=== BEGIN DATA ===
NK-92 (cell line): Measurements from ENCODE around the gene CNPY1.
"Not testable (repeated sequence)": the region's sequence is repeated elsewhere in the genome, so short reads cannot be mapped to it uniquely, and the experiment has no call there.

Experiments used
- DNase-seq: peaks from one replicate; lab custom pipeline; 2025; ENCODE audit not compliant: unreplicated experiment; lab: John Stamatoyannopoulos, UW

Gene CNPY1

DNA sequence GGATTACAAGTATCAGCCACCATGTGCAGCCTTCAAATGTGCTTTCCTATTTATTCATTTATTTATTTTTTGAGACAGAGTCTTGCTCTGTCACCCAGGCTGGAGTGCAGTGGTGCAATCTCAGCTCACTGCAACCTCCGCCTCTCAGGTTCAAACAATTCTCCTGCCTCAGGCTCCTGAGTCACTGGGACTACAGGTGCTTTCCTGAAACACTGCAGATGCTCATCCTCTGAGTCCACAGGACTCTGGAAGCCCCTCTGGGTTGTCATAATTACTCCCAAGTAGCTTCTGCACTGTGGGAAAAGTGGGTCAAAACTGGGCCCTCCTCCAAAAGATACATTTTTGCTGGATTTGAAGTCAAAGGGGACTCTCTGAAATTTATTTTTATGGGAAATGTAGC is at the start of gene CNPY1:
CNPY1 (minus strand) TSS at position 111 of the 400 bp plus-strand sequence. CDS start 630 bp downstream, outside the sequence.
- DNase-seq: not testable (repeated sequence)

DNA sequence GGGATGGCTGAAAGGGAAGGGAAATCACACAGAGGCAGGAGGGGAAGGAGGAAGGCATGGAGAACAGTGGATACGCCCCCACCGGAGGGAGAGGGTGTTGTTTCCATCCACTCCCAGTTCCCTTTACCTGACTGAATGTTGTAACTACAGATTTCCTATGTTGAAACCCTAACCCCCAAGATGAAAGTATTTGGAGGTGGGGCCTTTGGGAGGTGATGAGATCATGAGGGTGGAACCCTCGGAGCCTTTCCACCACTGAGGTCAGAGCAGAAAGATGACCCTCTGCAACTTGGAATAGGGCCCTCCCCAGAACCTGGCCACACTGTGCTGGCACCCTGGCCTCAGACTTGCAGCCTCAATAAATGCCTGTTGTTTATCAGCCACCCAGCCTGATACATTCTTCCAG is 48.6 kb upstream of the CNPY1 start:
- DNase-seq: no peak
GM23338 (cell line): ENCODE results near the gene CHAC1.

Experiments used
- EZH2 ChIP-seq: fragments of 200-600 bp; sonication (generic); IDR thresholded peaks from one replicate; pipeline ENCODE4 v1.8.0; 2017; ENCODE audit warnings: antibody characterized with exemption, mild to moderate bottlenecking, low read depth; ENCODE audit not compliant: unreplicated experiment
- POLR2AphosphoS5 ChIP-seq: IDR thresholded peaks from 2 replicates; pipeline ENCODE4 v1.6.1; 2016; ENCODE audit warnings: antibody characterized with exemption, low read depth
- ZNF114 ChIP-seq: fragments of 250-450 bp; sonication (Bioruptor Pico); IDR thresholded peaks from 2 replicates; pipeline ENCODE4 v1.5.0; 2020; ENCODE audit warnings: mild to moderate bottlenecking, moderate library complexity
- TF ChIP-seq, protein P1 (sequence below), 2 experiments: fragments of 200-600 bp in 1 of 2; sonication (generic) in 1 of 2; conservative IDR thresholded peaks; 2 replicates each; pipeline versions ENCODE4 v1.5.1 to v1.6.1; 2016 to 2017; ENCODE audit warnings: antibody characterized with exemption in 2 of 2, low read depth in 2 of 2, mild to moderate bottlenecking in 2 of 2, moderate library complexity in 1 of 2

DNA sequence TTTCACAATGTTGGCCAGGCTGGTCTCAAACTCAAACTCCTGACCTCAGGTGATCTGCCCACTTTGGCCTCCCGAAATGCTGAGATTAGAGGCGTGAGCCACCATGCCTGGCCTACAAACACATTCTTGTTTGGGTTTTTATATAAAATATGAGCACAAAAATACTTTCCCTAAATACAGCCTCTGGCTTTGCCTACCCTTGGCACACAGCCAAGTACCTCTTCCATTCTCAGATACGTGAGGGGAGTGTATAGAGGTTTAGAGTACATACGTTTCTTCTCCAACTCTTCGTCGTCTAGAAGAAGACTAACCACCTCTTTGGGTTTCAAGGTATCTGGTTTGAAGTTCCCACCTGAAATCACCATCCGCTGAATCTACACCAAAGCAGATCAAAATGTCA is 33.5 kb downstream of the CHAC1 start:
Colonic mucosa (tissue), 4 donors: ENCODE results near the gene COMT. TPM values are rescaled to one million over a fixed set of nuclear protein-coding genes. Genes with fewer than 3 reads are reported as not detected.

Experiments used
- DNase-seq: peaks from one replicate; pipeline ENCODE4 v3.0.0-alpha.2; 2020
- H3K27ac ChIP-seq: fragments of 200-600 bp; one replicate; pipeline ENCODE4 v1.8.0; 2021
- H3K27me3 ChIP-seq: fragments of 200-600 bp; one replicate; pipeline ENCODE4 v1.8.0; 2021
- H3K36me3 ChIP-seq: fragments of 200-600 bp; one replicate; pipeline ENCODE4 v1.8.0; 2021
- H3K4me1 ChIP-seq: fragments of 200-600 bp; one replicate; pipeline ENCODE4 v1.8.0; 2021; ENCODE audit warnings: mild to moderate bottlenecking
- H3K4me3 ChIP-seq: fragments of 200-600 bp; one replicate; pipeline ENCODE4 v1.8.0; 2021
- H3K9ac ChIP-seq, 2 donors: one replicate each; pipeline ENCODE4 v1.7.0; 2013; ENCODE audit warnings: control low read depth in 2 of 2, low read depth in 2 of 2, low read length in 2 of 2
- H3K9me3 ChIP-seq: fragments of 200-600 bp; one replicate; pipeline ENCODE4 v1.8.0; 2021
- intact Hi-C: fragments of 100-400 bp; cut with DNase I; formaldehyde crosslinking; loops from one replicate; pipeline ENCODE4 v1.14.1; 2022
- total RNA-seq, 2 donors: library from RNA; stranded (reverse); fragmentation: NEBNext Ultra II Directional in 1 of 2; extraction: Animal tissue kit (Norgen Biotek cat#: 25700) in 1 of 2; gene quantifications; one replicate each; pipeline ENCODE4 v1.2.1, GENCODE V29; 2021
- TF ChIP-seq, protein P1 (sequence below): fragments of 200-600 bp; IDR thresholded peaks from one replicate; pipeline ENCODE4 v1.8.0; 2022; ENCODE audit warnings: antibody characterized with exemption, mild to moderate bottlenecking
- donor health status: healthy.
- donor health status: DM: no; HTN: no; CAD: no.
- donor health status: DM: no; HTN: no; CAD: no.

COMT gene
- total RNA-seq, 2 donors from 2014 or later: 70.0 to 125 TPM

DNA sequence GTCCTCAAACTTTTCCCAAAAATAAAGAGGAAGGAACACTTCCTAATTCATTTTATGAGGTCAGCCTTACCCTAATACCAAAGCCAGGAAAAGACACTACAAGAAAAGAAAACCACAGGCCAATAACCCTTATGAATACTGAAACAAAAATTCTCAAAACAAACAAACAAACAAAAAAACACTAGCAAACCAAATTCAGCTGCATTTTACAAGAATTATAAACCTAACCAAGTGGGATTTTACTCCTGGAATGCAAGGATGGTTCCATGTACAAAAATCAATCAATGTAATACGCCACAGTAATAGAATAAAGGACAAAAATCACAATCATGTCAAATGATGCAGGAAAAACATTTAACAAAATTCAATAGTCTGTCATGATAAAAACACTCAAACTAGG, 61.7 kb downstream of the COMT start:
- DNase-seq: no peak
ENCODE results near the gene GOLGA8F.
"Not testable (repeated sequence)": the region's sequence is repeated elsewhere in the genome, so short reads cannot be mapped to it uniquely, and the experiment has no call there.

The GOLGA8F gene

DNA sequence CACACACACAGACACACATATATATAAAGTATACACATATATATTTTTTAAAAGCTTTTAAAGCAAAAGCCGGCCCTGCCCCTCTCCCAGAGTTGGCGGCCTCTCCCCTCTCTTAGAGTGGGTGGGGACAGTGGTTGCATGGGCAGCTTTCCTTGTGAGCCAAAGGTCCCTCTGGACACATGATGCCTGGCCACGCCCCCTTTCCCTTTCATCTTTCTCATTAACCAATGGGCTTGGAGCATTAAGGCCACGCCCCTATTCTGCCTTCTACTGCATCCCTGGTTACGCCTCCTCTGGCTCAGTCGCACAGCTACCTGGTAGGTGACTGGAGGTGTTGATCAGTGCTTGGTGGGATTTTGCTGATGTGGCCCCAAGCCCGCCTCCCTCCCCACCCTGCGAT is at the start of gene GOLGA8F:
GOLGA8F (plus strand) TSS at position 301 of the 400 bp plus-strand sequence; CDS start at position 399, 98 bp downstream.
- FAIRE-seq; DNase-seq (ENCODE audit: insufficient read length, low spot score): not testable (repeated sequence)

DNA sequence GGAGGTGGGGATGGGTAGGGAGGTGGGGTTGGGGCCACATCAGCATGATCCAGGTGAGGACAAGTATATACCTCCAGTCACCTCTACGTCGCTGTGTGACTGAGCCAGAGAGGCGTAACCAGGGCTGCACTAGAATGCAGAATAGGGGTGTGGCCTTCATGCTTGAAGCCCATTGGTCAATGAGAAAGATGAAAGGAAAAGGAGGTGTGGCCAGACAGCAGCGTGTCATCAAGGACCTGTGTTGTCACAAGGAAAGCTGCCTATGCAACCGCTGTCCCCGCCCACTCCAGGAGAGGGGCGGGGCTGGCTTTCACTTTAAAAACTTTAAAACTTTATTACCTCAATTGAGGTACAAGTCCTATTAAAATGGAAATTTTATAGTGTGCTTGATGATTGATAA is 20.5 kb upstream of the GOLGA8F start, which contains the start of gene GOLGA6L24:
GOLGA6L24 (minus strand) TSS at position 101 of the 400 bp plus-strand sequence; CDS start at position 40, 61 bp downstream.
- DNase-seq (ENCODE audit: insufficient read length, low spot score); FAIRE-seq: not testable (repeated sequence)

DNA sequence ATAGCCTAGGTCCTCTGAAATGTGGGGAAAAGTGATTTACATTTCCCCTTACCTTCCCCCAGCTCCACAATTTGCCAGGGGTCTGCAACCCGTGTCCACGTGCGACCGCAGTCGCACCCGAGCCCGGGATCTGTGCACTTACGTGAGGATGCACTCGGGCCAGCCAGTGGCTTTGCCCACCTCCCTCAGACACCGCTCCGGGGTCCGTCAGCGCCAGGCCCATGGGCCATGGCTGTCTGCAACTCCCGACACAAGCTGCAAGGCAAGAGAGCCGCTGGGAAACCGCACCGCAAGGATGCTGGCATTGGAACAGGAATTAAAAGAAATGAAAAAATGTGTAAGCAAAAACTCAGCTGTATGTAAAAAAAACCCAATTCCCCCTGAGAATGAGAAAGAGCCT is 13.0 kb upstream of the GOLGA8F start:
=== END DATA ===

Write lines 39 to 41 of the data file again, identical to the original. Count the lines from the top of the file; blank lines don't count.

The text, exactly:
"Not testable (repeated sequence)": the region's sequence is repeated elsewhere in the genome, so short reads cannot be mapped to it uniquely, and the experiment has no call there.

The GOLGA8F gene

DNA sequence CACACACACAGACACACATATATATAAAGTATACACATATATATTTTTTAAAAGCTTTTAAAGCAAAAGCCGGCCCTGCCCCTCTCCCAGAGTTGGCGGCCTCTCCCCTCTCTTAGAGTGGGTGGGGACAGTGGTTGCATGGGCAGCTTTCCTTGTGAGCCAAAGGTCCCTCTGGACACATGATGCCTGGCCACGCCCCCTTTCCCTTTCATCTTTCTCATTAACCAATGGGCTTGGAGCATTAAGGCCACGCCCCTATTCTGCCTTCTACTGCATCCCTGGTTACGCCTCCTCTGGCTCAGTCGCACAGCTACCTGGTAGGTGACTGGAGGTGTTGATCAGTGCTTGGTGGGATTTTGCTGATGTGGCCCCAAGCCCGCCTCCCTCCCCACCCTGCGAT is at the start of gene GOLGA8F: